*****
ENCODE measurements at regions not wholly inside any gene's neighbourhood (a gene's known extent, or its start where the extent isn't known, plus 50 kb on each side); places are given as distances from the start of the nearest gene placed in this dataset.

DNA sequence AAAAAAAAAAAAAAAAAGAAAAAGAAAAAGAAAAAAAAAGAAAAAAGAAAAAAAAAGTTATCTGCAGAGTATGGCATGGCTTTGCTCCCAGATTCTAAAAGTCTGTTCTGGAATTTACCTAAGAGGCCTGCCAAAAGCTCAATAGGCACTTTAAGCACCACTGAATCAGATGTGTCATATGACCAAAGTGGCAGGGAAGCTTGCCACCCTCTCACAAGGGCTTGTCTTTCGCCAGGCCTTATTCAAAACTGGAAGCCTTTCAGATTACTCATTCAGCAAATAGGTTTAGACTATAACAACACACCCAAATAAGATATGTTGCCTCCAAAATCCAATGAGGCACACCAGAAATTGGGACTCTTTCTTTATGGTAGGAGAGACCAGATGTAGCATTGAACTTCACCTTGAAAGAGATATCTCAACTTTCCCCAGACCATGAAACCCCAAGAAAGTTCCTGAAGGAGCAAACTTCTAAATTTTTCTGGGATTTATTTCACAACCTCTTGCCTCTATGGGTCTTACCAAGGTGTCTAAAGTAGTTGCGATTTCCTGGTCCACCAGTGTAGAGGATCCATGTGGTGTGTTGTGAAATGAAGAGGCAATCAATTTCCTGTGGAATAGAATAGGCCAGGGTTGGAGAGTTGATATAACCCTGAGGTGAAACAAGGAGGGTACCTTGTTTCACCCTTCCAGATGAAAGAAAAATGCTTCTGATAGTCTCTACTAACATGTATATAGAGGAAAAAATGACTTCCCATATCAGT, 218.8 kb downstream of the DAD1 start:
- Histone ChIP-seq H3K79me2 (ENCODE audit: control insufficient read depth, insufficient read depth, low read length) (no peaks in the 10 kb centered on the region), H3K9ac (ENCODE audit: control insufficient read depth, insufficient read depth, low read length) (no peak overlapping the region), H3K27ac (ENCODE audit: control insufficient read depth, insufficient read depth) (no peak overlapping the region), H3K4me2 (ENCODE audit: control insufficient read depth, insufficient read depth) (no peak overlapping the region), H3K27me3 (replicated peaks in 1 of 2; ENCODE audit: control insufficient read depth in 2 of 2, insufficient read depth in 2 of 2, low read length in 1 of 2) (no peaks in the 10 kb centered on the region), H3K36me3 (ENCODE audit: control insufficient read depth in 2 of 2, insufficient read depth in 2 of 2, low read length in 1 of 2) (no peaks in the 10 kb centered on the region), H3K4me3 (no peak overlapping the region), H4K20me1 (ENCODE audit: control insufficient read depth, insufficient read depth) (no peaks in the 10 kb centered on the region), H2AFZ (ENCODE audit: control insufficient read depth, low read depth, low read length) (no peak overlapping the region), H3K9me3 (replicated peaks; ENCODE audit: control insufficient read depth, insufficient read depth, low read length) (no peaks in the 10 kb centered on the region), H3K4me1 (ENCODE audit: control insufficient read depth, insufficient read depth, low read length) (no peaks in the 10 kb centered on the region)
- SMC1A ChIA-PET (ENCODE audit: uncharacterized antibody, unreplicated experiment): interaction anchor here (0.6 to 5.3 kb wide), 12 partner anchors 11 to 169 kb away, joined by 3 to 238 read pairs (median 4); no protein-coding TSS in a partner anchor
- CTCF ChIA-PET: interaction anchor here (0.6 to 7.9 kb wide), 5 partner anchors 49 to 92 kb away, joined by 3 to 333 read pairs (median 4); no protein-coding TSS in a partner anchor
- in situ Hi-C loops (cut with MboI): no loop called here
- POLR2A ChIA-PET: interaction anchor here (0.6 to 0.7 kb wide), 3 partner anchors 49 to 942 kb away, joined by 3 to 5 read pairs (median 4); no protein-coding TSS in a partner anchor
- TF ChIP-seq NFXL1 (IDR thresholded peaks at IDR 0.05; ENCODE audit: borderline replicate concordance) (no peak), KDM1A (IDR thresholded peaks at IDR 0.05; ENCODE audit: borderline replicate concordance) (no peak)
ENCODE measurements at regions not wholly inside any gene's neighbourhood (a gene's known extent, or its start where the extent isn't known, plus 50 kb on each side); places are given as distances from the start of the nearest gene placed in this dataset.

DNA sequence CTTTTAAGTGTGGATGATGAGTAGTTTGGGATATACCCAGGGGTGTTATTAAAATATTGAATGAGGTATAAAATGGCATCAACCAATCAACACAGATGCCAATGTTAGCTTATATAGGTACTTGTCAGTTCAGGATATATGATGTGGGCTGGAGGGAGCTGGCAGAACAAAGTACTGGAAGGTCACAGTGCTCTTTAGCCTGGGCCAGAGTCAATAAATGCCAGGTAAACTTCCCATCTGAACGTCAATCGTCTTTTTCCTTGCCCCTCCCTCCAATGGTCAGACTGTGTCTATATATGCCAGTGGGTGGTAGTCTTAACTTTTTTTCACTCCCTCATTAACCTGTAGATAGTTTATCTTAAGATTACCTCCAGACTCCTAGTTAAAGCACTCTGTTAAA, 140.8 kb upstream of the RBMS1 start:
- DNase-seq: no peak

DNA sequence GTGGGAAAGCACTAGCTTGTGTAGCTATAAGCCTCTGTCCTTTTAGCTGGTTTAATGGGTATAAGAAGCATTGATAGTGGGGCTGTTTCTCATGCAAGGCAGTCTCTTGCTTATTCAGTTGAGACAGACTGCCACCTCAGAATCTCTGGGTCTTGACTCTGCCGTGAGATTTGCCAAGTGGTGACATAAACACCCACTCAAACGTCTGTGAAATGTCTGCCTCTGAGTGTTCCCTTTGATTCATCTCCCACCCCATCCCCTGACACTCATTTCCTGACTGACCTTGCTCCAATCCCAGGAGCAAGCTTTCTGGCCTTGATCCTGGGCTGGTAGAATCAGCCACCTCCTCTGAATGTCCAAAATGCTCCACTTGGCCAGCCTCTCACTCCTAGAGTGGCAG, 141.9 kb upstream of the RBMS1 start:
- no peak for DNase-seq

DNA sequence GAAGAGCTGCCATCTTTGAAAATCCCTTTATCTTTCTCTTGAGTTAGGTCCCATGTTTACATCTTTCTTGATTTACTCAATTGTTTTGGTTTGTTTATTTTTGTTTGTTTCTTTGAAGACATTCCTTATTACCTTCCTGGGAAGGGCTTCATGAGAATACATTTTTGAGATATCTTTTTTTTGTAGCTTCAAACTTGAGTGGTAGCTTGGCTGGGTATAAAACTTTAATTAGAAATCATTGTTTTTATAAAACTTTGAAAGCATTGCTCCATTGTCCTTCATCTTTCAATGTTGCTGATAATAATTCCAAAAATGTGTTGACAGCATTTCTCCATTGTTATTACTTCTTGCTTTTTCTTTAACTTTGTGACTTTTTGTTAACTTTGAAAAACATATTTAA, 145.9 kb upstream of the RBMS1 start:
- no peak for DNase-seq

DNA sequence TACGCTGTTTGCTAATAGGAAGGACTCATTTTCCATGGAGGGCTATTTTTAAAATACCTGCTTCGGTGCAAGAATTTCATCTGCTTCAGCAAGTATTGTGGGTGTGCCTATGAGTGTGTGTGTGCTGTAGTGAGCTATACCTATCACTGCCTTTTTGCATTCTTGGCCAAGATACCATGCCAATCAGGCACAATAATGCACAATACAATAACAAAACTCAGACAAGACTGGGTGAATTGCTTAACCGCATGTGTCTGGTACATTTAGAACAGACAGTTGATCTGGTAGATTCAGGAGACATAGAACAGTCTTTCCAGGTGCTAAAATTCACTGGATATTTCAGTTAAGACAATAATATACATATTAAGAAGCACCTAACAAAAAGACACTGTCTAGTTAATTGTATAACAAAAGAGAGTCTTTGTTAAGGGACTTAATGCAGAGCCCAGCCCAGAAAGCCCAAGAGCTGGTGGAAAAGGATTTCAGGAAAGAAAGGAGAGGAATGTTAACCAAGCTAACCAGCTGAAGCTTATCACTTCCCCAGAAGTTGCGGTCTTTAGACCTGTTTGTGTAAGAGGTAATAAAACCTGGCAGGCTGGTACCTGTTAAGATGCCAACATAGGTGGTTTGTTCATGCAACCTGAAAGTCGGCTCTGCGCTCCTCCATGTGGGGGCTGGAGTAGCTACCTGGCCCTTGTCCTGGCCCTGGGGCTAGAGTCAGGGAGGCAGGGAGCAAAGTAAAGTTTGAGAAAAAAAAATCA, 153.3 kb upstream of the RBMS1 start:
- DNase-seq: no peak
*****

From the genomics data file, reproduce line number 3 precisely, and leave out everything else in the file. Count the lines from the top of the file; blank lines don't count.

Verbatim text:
- Histone ChIP-seq H3K79me2 (ENCODE audit: control insufficient read depth, insufficient read depth, low read length) (no peaks in the 10 kb centered on the region), H3K9ac (ENCODE audit: control insufficient read depth, insufficient read depth, low read length) (no peak overlapping the region), H3K27ac (ENCODE audit: control insufficient read depth, insufficient read depth) (no peak overlapping the region), H3K4me2 (ENCODE audit: control insufficient read depth, insufficient read depth) (no peak overlapping the region), H3K27me3 (replicated peaks in 1 of 2; ENCODE audit: control insufficient read depth in 2 of 2, insufficient read depth in 2 of 2, low read length in 1 of 2) (no peaks in the 10 kb centered on the region), H3K36me3 (ENCODE audit: control insufficient read depth in 2 of 2, insufficient read depth in 2 of 2, low read length in 1 of 2) (no peaks in the 10 kb centered on the region), H3K4me3 (no peak overlapping the region), H4K20me1 (ENCODE audit: control insufficient read depth, insufficient read depth) (no peaks in the 10 kb centered on the region), H2AFZ (ENCODE audit: control insufficient read depth, low read depth, low read length) (no peak overlapping the region), H3K9me3 (replicated peaks; ENCODE audit: control insufficient read depth, insufficient read depth, low read length) (no peaks in the 10 kb centered on the region), H3K4me1 (ENCODE audit: control insufficient read depth, insufficient read depth, low read length) (no peaks in the 10 kb centered on the region)